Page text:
Himmat Shah | Photo courtesy: Ravi Shekhar

Every fibre of the art of the Indian subcontinent is heavily soaked in poetic and philosophical essence. The art of clay — ceramics — is even more ancient than the Vedas, and reflects direct experience.The effort to create from clay is itself wrong; ceramics is rather an organically occurring process comparable to the blooming of a flower. To get immersed in this medium and work in it, is akin to writing one’s destiny, where the purpose is to create images and reflections of a larger journey. There is nothing comparable to India’s ceramic art that could be seen anywhere else in the world. There is no other ceramic tradition where such extensive exploration has been carried out, while at the same time getting practised at such a huge scale. History has been testimony to the fact that excellent, distinct ceramic work got created in each time period in India, where the potter was given the title of the creator-god Prajapati, who is invaluable. Today, it is again important to understand the essence of that Prajapati and to connect it to life. For the seer, the process of conceiving any idea through the process of creation in birth and dissolution in death is very interesting. This process has been connected to life by our folk through including it in various old and new stories. A beautiful tale out of a complete narrative is seen as coming to completion, and this is the process of illuminating the correct path of liberation. Art carries both aspects — bondage and liberation; while one the one hand it binds, it also liberates on the other. This is its internal working, wherein its truth is hidden. The meanings of this truth tend to be very deep, which are extremely difficult to be spoken of. When spoken of, those meanings will turn into untruth. They can be experienced and understood only at a personal, individual level. These need to be sought alone by oneself, just like the great sages Krishna, Buddha, Patanjali and Gorakh, who attained the status of immortality by tasting this ultimate rasa. This experience is available to us as well, in simple forms.”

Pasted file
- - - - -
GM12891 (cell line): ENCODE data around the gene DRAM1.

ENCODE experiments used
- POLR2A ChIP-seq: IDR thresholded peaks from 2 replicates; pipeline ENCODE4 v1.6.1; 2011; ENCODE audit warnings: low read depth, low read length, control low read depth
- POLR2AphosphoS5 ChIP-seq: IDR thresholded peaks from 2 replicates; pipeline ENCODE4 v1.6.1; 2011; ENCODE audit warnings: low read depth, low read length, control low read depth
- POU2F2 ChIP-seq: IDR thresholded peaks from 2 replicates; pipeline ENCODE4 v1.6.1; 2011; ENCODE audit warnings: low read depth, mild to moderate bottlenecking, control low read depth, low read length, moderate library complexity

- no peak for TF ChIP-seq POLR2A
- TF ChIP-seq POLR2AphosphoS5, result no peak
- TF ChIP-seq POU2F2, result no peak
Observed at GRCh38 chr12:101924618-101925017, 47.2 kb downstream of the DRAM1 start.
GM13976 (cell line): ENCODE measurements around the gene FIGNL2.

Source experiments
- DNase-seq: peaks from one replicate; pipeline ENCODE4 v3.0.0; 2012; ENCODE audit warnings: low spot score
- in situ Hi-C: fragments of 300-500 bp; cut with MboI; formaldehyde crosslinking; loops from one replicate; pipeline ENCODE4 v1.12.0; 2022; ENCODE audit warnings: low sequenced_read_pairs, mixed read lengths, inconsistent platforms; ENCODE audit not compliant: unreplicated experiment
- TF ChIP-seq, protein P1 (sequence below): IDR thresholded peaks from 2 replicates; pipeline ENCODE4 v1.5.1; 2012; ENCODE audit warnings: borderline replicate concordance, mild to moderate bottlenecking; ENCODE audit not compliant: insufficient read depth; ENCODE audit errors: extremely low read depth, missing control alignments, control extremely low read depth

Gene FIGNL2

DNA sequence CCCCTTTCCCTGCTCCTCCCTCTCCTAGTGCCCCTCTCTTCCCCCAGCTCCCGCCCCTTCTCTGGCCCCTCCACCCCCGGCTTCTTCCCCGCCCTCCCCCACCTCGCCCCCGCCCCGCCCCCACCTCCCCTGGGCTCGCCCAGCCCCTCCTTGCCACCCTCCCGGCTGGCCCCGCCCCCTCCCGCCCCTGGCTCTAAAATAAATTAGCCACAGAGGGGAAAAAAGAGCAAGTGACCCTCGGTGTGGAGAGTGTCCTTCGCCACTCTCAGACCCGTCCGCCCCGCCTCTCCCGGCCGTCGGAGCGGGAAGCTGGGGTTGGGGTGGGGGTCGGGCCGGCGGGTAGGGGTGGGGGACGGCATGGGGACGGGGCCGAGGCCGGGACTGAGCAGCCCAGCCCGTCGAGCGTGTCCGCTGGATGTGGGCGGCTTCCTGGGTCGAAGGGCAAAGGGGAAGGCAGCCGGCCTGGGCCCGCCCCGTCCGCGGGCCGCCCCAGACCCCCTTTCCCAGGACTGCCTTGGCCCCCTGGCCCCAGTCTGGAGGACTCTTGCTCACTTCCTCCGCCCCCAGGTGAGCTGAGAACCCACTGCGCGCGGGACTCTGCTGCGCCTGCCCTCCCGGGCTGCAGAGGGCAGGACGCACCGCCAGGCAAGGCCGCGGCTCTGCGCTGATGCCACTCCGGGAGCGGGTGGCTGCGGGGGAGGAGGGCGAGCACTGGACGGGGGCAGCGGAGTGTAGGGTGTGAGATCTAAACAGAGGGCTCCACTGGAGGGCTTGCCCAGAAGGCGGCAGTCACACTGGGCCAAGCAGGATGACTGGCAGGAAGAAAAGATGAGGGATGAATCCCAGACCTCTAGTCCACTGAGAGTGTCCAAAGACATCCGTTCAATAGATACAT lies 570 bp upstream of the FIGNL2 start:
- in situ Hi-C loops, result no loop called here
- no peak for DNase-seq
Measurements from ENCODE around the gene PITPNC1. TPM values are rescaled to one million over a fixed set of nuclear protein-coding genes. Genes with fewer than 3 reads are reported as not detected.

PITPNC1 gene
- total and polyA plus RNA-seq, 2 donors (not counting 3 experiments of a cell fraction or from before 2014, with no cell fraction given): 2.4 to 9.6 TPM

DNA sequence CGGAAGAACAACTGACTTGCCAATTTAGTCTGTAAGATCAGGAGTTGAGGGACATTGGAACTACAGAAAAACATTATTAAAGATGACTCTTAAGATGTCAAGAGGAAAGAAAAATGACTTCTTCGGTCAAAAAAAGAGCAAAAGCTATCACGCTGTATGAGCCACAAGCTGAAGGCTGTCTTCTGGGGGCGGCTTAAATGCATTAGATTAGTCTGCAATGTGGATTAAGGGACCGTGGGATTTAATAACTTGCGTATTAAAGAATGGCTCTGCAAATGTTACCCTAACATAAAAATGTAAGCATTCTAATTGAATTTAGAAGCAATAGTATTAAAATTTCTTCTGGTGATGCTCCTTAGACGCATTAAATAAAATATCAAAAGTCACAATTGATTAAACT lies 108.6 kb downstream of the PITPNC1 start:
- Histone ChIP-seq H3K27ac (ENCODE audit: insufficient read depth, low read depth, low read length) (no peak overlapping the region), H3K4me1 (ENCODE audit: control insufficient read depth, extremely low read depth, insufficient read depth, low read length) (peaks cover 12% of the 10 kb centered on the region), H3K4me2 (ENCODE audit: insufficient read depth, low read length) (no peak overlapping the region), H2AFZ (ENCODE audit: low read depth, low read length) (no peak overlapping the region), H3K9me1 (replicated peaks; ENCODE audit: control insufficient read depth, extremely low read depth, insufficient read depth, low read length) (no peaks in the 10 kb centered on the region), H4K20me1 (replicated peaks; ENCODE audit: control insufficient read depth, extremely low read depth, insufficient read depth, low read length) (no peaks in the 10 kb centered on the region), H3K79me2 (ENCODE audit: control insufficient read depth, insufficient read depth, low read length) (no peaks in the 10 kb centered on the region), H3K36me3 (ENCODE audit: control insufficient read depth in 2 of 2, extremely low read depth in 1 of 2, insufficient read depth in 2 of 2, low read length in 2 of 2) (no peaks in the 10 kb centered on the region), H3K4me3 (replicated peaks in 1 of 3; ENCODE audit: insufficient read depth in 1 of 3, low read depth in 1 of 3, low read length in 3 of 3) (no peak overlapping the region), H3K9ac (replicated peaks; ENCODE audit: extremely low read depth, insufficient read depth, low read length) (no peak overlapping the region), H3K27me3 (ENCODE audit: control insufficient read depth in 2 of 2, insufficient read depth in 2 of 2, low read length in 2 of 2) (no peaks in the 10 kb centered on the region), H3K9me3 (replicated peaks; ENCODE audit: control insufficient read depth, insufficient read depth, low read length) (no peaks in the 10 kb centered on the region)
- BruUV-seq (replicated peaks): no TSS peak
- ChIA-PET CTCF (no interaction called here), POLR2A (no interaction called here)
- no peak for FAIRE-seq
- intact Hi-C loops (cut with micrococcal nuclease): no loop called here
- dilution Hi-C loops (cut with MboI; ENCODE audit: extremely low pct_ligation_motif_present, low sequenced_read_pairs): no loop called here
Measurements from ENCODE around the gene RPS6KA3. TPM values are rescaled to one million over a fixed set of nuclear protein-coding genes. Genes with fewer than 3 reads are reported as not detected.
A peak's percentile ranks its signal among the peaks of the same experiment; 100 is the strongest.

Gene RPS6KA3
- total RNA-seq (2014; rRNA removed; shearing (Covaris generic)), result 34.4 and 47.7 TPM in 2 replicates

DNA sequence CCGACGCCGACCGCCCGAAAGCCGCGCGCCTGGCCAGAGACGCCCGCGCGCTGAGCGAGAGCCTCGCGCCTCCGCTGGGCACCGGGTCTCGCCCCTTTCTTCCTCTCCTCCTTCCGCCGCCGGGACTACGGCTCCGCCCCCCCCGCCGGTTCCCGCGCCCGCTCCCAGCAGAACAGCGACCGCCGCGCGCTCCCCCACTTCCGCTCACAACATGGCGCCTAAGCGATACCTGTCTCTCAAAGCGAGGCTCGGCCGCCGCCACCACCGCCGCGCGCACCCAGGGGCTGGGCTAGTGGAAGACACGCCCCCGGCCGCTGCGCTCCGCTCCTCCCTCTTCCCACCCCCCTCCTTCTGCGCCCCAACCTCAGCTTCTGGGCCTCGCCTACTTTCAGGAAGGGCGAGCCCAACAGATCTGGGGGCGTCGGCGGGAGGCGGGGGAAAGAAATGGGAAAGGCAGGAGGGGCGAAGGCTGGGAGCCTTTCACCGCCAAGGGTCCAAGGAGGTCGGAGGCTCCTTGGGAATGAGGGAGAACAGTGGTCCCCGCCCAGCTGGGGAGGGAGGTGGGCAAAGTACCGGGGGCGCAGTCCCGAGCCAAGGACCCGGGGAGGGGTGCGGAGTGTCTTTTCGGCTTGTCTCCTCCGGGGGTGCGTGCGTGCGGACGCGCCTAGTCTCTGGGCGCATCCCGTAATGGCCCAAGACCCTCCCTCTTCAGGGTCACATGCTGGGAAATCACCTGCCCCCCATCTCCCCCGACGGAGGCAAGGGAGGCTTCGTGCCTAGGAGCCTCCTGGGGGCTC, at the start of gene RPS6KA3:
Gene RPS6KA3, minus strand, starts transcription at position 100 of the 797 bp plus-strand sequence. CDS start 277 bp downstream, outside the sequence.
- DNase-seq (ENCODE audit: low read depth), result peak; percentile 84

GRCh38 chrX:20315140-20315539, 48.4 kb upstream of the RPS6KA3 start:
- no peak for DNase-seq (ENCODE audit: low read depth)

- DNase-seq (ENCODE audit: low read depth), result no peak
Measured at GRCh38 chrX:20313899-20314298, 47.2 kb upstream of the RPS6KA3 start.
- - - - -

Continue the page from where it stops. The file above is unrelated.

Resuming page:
Continued in Part 4.